Convicted terrorist Rasmea Odeh stands with Representative Janice Schakowsky at an anti-travel ban rally in Chicago last month. Paul Miller
Edward Joffe and Leon Kanner were inseparable friends studying at Hebrew University in Jerusalem. But that all changed on a fateful February day in 1969, when members of the Popular Front for the Liberation of Palestine bombed a SuperSol supermarket, ending the lives of both young men. So, you’ll understand my anger and revulsion when I saw the convicted mastermind of the terror attack, Rasmea Odeh, standing with Representative Jan Schakowsky as she addressed an anti-travel ban rally in Chicago last month.
Odeh served 10 years in an Israeli prison before being released in a large-scale prisoner swap. She was also convicted of attempting to blow up the British consulate. Her trial was deemed fair by the International Red Cross, but today she is regarded as a victim of Zionist aggression—a darling of the Progressive movement and a jewel in their crown of contempt for the Jewish state.
Marc Lamont Hill, Professor of African American Studies at Morehouse College and another up-and-coming Progressive leader, proudly voices his solidarity with Odeh and his allegiance to Dream Defenders, the Black Lives Matter offshoot that “embraces anti-Semitism and engages with terrorists.” During a 2016 trip to the Palestinian territories, the group was led around East Jerusalem by convicted terrorist and member of the Popular Front for the Liberation of Palestine, Mahmoud Jedda. Jedda served 17 years in Israeli prison for planting bombs.
The Odeh lovefest continues next month, when anti-Israel Progressive advocacy group Jewish Voice for Peace will feature the convicted killer at their National Member Meeting. Odeh first made U.S. headlines in October 2014 after failing to mention her terror ties when she applied for naturalization and obtained U.S. citizenship. She was found guilty the following month and, since that time, has enjoyed the benefits of the U.S. judicial system appeals process that granted her a new trial this past December.
Both Odeh and Jedda have blood on their hands—Jewish blood, to be precise. This is what makes these more recent developments so troubling. Full disclosure: I served as a senior adviser for a political campaign against Rep. Schakowsky in 2010. At that time, we raised the issue of Schakowsky’s featuring UPI journalist Helen Thomas at a fundraiser. The late standard bearer of the White House press corps was notorious for her disdain for the Jewish state. But I could never have imagined that the congresswoman, who represents one of the largest Jewish constituencies in the country, would be willing to share the stage with a killer.
If a GOP official shared the stage with a convicted terrorist or notorious anti-Semite, The New York Times would feature the story on the front page for at least a week. But when Democrats consort with hate, it’s swept under the rug.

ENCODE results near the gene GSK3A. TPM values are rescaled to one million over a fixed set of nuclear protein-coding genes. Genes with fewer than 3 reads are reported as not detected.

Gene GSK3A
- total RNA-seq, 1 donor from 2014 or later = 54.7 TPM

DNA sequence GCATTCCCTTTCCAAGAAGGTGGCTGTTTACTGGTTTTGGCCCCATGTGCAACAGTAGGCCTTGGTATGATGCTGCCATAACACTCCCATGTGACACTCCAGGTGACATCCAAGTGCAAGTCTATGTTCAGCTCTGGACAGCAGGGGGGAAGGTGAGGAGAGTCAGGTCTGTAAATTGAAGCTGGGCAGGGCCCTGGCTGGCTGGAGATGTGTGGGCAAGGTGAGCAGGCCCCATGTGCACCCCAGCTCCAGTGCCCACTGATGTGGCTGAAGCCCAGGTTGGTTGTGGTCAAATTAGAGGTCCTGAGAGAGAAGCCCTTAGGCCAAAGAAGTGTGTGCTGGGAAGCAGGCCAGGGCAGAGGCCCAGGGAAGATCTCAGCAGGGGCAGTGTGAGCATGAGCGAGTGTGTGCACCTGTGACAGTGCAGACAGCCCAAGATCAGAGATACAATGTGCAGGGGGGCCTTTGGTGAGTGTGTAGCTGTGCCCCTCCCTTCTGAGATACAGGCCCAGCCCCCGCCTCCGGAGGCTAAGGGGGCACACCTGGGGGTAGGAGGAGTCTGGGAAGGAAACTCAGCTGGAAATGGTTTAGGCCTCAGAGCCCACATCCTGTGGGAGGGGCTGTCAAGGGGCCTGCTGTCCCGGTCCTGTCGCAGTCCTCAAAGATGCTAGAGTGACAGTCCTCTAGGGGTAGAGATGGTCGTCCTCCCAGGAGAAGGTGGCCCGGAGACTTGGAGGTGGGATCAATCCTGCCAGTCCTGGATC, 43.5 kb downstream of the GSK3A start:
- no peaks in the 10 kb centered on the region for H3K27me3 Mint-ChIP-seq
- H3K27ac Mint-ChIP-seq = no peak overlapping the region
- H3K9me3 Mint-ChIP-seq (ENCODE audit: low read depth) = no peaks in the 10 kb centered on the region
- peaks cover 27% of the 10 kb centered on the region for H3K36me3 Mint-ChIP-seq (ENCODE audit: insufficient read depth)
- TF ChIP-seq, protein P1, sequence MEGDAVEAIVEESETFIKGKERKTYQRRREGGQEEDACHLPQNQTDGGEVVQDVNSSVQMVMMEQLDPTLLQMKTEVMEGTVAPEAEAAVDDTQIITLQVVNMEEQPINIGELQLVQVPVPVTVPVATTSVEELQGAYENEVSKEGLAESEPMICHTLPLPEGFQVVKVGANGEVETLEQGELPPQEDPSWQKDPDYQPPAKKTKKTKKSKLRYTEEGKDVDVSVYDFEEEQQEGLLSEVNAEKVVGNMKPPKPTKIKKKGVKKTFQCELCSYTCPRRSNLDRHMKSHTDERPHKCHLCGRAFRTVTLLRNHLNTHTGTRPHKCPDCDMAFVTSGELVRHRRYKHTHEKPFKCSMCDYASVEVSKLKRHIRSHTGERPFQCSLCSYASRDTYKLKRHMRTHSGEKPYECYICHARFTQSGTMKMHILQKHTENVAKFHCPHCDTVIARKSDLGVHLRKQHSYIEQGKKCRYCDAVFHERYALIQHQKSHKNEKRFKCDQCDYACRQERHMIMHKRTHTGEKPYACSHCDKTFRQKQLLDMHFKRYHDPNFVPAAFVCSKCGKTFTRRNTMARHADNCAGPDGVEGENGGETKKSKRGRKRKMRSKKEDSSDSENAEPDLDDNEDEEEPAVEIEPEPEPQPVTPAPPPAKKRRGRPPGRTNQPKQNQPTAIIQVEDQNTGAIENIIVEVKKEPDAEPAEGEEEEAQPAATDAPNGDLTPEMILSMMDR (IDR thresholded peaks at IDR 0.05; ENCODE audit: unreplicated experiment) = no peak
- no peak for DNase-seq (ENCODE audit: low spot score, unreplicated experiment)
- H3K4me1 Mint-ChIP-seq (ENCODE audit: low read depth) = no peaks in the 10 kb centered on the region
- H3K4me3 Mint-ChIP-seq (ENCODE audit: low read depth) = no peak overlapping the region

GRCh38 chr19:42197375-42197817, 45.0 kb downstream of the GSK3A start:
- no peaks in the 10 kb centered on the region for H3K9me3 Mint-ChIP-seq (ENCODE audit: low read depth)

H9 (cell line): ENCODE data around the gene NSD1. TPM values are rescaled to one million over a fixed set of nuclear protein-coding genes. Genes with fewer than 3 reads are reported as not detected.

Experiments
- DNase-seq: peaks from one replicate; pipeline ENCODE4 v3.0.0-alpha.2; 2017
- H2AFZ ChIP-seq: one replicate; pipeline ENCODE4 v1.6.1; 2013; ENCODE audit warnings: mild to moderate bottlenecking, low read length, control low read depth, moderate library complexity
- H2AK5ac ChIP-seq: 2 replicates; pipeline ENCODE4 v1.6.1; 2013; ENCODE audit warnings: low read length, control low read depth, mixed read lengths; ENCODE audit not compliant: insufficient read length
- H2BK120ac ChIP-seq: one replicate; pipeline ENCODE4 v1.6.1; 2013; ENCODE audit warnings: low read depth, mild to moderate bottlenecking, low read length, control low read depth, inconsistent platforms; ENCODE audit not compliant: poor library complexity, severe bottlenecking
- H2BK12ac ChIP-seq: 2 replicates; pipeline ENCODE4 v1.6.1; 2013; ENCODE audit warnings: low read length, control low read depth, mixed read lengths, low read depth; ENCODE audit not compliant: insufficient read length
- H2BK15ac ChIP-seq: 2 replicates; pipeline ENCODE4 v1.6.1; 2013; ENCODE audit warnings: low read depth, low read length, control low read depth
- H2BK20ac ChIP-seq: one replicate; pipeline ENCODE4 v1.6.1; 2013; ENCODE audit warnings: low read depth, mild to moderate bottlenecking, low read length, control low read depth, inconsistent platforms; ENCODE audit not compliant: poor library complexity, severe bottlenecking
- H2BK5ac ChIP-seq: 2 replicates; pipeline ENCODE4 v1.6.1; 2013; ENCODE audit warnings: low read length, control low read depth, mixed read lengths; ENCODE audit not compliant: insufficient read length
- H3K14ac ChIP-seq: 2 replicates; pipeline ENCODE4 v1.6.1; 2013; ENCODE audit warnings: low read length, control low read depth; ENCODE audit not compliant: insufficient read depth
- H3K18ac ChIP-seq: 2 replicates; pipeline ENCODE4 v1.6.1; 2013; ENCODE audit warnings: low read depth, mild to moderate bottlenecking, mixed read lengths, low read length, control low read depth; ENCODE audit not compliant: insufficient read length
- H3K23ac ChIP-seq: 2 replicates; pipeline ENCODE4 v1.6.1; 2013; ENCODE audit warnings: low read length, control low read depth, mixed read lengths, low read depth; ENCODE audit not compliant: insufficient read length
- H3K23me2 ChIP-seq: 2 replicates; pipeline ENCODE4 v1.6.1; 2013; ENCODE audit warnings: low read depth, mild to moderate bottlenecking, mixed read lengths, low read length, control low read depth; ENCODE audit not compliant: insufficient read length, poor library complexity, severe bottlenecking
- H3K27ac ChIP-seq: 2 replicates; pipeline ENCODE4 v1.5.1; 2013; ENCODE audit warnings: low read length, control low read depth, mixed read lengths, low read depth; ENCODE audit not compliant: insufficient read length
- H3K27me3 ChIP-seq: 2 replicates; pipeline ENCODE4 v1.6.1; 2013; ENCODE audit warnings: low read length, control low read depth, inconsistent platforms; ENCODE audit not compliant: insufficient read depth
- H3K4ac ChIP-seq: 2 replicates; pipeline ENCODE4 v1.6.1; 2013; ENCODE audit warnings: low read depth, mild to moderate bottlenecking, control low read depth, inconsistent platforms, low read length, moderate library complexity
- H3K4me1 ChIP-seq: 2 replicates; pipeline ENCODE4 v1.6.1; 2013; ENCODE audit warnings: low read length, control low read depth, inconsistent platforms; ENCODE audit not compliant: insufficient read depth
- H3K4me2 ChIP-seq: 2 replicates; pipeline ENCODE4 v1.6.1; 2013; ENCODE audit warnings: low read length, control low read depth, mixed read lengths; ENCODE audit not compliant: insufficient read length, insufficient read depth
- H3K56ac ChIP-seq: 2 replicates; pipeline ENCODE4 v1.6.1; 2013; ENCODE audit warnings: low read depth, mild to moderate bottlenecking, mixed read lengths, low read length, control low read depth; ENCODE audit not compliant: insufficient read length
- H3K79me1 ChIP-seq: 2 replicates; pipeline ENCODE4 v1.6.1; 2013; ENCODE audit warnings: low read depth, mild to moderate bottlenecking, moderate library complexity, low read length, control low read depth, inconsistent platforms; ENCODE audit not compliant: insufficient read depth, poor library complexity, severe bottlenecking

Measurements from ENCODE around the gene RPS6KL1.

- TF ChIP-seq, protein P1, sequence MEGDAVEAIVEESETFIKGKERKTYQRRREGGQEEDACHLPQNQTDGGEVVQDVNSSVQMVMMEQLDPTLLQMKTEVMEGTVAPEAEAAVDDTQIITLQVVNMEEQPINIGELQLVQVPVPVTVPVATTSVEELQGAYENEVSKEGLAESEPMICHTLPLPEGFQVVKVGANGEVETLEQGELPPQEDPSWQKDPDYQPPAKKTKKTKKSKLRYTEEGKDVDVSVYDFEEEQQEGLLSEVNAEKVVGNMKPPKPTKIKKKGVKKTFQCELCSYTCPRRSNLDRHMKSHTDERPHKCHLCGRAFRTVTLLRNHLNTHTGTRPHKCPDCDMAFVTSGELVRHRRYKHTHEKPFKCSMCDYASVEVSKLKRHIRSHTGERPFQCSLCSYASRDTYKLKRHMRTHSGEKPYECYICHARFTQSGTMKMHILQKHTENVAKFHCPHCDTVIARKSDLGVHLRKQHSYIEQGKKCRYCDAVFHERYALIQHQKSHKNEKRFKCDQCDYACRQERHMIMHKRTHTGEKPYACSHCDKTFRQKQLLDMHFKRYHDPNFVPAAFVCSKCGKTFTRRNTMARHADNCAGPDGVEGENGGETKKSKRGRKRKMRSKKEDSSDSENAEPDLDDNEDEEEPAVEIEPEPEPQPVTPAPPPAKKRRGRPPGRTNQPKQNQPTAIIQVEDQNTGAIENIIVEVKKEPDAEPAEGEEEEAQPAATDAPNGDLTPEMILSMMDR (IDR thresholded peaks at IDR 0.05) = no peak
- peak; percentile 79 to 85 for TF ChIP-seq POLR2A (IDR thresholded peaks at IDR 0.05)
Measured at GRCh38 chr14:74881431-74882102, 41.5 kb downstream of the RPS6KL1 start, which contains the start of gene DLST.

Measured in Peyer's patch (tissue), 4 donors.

For over a decade, a growing number of college campuses have become fertile ground for anti-Semitism, courtesy of the intersectionality of the Progressive movement.
United against Israel, activists for LGBTQ rights, gender equality and anti-war efforts, joined by Black Lives Matter, have been hijacked by anti-Israel student groups who not only attack the Jewish state, but do so under the guise of their new code word for demonizing Jews—Zionists.
Anti-Semitism watchdog groups such as AMCHA Initiative have documented that the likelihood of anti-Semitic incidents occurring on campuses with anti-Israel activity is nearly 100 percent. Anti-Israel activism doesn’t necessarily equate with anti-Semitism—in theory. But don’t hold your breath while you try to discern the difference.
Since about lunchtime on January 20, the mainstream media has decided to take an interest in anti-Semitism. But you won’t see them reporting the Progressive/anti-Semitism alliance. Rather, they are focused solely on President Trump and the anti-Semitic activity being spewed in his name by neo-Nazis and white supremacists.
These bigots have been promoting hate long before Trump was president. Granted, I wish the president would be more vocal about condemning their rhetoric. But in contrast to this president, whose daughter, son-in-law and grandchildren are observant Jews, I’m far more concerned with a media that ignores genuine hate promulgated by leftist professors and student groups on college campuses, as well as intersectionality that turns nearly every leftist rally into an anti-Zionist hate fest.
With President Trump at odds with the media, to put it mildly, we find ourselves inundated with reminders of how important a free press is to our democracy. I share this reverence for the First Amendment. But what good is a free press if they’re just as agenda-driven as the politicians and community leaders they’re supposed to be keeping honest and accountable?
Paul Miller is president and executive director of the news and public policy group Haym Salomon Center. Follow him on twitter @pauliespoint.